Application of Security of Payment Act to insolvent claimants – Victorian approach ‘plainly wrong’

Commercial Directions

In Seymour Whyte Construction Pty Ltd v Ostwald Bros Pty Ltd (in liq) [2018]
NSWSC 412, the New South Wales Supreme Court considered the extent to which an insolvent claimant can rely on the Building and Construction Industry Security of Payment Act 1999 (NSW) (SOPA) and determined that:

  • the Victorian Court of Appeal’s view that the benefit of security of payment legislation is not available to companies in liquidation is ‘plainly wrong’;
  • a ‘claimant’ under the SOPA can include a company in liquidation; and
  • where a company is in liquidation, the enforcement of an adjudication determination under the SOPA should be stayed until the parties’ rights are finally determined in accordance with section 533C of the Corporations Act 2001 (Cth).

Key facts

  • Seymour Whyte entered into a subcontract with Ostwald under which Ostwald agreed to perform certain roadworks
  • On 28 July 2017, Ostwald served Seymour Whyte with a payment claim for more than $6.3 million pursuant to the SOPA
  • On 11 August 2017, Seymour Whyte served Ostwald with a payment schedule pursuant to the SOPA which identified a scheduled amount of just over
    $2.5 million
  • On 24 August 2017, Seymour Whyte terminated the subcontract for its convenience, and the following day, the directors of Ostwald resolved to appoint administrators
  • On 27 September 2017, Ostwald commenced adjudication proceedings under the SOPA on account of Seymour Whyte’s failure to pay Ostwald any of the scheduled amount
  • On 6 November 2017, the Adjudicator determined that just over $5 million was due to Ostwald from Seymour Whyte
  • On 17 November 2017, Seymour Whyte commenced proceedings in the Supreme Court challenging the Adjudicator’s determination on the bases that:
    • consistent with the decision of the Victorian Court of Appeal in Façade Treatment Engineering Pty Ltd (in liq) v Brookfield Multiplex Constructions Pty Ltd [2016] VSCA 247, Part 3 of the SOPA is not available to insolvent claimants; and
    • it was entitled to a stay of any judgment arising from the filing of Ostwald’s adjudication certification until the parties’ rights were finally determined in accordance with section 533C of the Corporations Act.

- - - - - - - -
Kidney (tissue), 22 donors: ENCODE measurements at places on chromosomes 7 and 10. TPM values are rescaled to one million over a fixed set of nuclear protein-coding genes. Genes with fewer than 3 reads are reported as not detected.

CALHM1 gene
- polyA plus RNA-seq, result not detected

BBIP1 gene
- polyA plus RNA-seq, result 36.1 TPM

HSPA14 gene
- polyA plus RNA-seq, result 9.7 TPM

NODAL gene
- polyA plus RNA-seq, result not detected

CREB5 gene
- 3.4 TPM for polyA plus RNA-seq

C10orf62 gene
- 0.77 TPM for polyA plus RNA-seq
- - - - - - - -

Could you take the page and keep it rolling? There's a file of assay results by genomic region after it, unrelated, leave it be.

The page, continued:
On 30 November 2017, Ostwald’s creditors resolved that it should be wound up.

By reason of sections 513B and 513C of the Corporations Act, Ostwald’s winding up was taken to have commenced on 25 August 2017 when its administrators were appointed.

Decision

In Façade Treatment, the Victorian Court of Appeal held that a ‘claimant’ for security of payment purposes is a person who has ‘undertaken to, and continued to, carry out construction work’. Accordingly, a company in liquidation cannot be a claimant once a winding-up order is made in respect of it as it then only exists for the purpose of being wound up.

In determining that Ostwald was at all relevant times a claimant for the purposes of the SOPA, Justice Stevenson found the approach taken in Façade Treatment to be ‘plainly wrong’ on the bases that a person’s status as a ‘claimant’ under the SOPA does not depend upon whether it ‘undertook’ to carry out construction work, but instead depends only on whether it served a payment claim in accordance with the SOPA.

Having said this, it did not follow that Ostwald was free to exercise all rights available to it under the SOPA as:

  • the role of the Corporations Act had to be considered; and
  • when this was done, and as a result of Ostwald entering into liquidation before it moved for judgment on the adjudicated amount, section 533C of the Corporations Act applied such that:
    • in the case of Ostwald, it was entitled to recover from Seymour Whyte any amount found following the taking of such accounts to be due by Seymour Whyte to it, and
    • in the case of Seymour Whyte, to be able to prove in the winding up of Ostwald for any amount found to be due by Ostwald to it.

What this means for you

This decision has significant implication for participants in the building and construction industries and represents a divergence in the New South Wales and Victorian positions, despite their respective security of payment legislation being in substantially the same terms. In particular:

  • for those responding to payment claims there is now a real risk that insolvency may not be a bar to claimants seeking the benefit of security of payment legislation; while
  • for claimants who are concerned about their financial status, their ability to enforce SOPA determinations may be stayed until the set-off procedure included in section 533C of the Corporations Act is finalised where they are placed into liquidation prior to moving for judgment.

Further information regarding the issues raised in this article is available from the authors, Joel Sturgeon, Partner and Shanna Beeton, Lawyer or your usual contact at Moray & Agnew.


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